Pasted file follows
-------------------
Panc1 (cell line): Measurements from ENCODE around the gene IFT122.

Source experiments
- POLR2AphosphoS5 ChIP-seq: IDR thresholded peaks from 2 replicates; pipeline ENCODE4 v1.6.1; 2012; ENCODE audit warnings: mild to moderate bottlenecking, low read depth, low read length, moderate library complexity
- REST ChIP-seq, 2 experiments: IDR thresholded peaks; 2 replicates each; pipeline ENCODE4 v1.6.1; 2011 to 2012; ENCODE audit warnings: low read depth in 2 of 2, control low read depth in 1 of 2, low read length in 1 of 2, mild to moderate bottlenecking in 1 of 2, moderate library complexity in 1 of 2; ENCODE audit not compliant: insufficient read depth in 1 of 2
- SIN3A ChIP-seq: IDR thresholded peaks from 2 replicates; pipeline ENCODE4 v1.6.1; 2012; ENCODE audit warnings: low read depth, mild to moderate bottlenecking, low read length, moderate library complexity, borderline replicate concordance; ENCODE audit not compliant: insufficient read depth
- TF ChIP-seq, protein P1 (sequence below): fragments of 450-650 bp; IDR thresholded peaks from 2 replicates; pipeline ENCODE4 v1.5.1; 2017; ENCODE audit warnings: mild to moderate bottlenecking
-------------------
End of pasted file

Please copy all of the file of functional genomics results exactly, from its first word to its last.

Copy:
Panc1 (cell line): Measurements from ENCODE around the gene IFT122.

Source experiments
- POLR2AphosphoS5 ChIP-seq: IDR thresholded peaks from 2 replicates; pipeline ENCODE4 v1.6.1; 2012; ENCODE audit warnings: mild to moderate bottlenecking, low read depth, low read length, moderate library complexity
- REST ChIP-seq, 2 experiments: IDR thresholded peaks; 2 replicates each; pipeline ENCODE4 v1.6.1; 2011 to 2012; ENCODE audit warnings: low read depth in 2 of 2, control low read depth in 1 of 2, low read length in 1 of 2, mild to moderate bottlenecking in 1 of 2, moderate library complexity in 1 of 2; ENCODE audit not compliant: insufficient read depth in 1 of 2
- SIN3A ChIP-seq: IDR thresholded peaks from 2 replicates; pipeline ENCODE4 v1.6.1; 2012; ENCODE audit warnings: low read depth, mild to moderate bottlenecking, low read length, moderate library complexity, borderline replicate concordance; ENCODE audit not compliant: insufficient read depth
- TF ChIP-seq, protein P1 (sequence below): fragments of 450-650 bp; IDR thresholded peaks from 2 replicates; pipeline ENCODE4 v1.5.1; 2017; ENCODE audit warnings: mild to moderate bottlenecking